Sometime over the past several years you have seen a news story, read an on-line article, or seen a magazine article on fast food advertising. Two things are always stressed in these reports – that the advertisers must use the same ingredients that the restaurant uses to make the sandwiches in the ads, and the sandwiches in the ads never look like what you get squished into that bag that you exchanged a bunch of dollar bills for.
There are always lots of excuses. They use special angles and shoot with optimal lighting. Their toppings might be a bit fresher than what the restaurants are using. And my favorite excuse, they don’t cook the food. Apparently when you cook meat it shrinks and when you wrap lettuce in aluminum foil on top of a hot sandwich it wilts. Quel surpise! Here’s an idea. How about not putting the toppings on until the sandwich is ordered? By I’m just talking to the wind.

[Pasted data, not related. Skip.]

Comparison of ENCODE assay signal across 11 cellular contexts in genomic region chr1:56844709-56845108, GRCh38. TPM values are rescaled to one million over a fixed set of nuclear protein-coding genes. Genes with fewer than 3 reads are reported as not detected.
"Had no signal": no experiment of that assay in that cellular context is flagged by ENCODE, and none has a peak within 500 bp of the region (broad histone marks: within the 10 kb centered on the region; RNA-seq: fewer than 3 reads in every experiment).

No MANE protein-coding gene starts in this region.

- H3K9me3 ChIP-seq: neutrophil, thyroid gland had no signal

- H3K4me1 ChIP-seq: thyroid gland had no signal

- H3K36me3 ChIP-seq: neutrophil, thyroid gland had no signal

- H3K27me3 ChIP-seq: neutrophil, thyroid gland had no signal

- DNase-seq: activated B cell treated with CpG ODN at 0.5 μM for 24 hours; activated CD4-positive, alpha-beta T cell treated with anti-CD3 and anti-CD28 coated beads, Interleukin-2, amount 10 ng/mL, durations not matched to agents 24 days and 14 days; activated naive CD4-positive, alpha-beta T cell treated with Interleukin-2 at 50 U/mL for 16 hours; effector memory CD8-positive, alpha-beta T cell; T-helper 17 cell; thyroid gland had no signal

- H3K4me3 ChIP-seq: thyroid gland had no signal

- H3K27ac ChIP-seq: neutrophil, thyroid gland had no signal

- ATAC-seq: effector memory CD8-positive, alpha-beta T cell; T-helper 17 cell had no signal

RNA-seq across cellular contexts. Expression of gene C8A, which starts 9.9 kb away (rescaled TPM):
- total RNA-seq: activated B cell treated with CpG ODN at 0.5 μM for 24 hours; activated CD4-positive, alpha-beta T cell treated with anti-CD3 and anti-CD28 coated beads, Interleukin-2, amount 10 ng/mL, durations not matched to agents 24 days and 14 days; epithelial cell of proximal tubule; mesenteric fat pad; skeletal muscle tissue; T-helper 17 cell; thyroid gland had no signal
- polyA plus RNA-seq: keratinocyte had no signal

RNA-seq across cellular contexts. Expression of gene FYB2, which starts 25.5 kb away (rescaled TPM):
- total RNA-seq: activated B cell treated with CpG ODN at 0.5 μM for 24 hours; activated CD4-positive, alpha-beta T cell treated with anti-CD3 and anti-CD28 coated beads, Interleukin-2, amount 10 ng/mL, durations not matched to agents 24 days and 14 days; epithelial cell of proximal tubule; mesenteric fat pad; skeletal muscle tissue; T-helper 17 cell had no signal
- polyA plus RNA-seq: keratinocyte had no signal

When advertisers photograph a shirt or a blouse they have to get one from the production line for the picture. The model can be as fresh or as manipulated as you please but the product has to be what you can reasonably expect to find in the store. Why would expect the same requirements for the food we eat? But as I said, I’m just talking to the wind. Or am I?
Take a look at this. This is a sandwich from a local restaurant that has earned its reputation from its sandwiches.
This particular sandwich was bought, bagged, tossed in the car, sat there while I stopped for gas, finally arrived home, plopped on the table, unwrapped, and picked up to be heartily devoured. That’s when I stopped and snapped off a shot. It probably isn’t that great of a picture because I don’t belong to the “take a picture of your food before you eat it” generation and it still looks like a pretty good sandwich to me. The funny thing about this local chain. They don’t advertise.
Imagine that picture handled by the food stylists responsible for making your McBurger look appetizing. That might be better than porn.
That’s what I think. Really. How ‘bout you?